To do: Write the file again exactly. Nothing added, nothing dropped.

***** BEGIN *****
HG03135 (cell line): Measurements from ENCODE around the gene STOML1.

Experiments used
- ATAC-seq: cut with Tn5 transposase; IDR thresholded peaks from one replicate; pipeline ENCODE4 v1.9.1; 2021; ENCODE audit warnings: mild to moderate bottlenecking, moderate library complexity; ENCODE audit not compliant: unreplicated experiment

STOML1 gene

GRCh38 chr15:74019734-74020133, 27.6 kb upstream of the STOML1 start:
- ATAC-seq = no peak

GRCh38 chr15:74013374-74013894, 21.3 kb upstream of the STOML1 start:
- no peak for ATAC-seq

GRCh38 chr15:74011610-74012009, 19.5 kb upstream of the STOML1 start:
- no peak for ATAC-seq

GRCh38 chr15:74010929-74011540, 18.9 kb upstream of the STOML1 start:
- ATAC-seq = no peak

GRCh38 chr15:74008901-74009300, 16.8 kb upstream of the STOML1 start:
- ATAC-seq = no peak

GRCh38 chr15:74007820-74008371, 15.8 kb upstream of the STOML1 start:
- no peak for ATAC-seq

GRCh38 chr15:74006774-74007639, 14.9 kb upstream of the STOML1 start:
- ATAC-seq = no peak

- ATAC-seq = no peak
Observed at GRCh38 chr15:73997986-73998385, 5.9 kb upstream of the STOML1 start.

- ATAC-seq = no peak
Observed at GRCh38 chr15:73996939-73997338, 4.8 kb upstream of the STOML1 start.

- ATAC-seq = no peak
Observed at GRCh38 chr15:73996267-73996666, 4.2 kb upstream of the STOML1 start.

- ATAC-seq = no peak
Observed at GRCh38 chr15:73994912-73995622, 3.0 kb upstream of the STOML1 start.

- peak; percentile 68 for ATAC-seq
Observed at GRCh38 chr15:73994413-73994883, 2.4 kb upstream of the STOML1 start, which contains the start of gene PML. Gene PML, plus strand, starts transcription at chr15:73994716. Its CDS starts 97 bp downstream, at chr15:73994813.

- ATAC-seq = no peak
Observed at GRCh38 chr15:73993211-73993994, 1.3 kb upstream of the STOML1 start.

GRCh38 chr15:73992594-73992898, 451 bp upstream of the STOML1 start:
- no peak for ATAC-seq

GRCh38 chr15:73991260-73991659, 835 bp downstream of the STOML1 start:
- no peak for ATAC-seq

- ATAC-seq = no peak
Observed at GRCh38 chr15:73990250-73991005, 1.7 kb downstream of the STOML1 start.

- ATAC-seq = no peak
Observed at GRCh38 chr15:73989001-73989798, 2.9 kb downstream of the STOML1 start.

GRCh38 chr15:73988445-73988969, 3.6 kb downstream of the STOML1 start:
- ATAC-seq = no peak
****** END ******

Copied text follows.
HG03135 (cell line): Measurements from ENCODE around the gene STOML1.

Experiments used
- ATAC-seq: cut with Tn5 transposase; IDR thresholded peaks from one replicate; pipeline ENCODE4 v1.9.1; 2021; ENCODE audit warnings: mild to moderate bottlenecking, moderate library complexity; ENCODE audit not compliant: unreplicated experiment

STOML1 gene

GRCh38 chr15:74019734-74020133, 27.6 kb upstream of the STOML1 start:
- ATAC-seq = no peak

GRCh38 chr15:74013374-74013894, 21.3 kb upstream of the STOML1 start:
- no peak for ATAC-seq

GRCh38 chr15:74011610-74012009, 19.5 kb upstream of the STOML1 start:
- no peak for ATAC-seq

GRCh38 chr15:74010929-74011540, 18.9 kb upstream of the STOML1 start:
- ATAC-seq = no peak

GRCh38 chr15:74008901-74009300, 16.8 kb upstream of the STOML1 start:
- ATAC-seq = no peak

GRCh38 chr15:74007820-74008371, 15.8 kb upstream of the STOML1 start:
- no peak for ATAC-seq

GRCh38 chr15:74006774-74007639, 14.9 kb upstream of the STOML1 start:
- ATAC-seq = no peak

- ATAC-seq = no peak
Observed at GRCh38 chr15:73997986-73998385, 5.9 kb upstream of the STOML1 start.

- ATAC-seq = no peak
Observed at GRCh38 chr15:73996939-73997338, 4.8 kb upstream of the STOML1 start.

- ATAC-seq = no peak
Observed at GRCh38 chr15:73996267-73996666, 4.2 kb upstream of the STOML1 start.

- ATAC-seq = no peak
Observed at GRCh38 chr15:73994912-73995622, 3.0 kb upstream of the STOML1 start.

- peak; percentile 68 for ATAC-seq
Observed at GRCh38 chr15:73994413-73994883, 2.4 kb upstream of the STOML1 start, which contains the start of gene PML. Gene PML, plus strand, starts transcription at chr15:73994716. Its CDS starts 97 bp downstream, at chr15:73994813.

- ATAC-seq = no peak
Observed at GRCh38 chr15:73993211-73993994, 1.3 kb upstream of the STOML1 start.

GRCh38 chr15:73992594-73992898, 451 bp upstream of the STOML1 start:
- no peak for ATAC-seq

GRCh38 chr15:73991260-73991659, 835 bp downstream of the STOML1 start:
- no peak for ATAC-seq

- ATAC-seq = no peak
Observed at GRCh38 chr15:73990250-73991005, 1.7 kb downstream of the STOML1 start.

- ATAC-seq = no peak
Observed at GRCh38 chr15:73989001-73989798, 2.9 kb downstream of the STOML1 start.

GRCh38 chr15:73988445-73988969, 3.6 kb downstream of the STOML1 start:
- ATAC-seq = no peak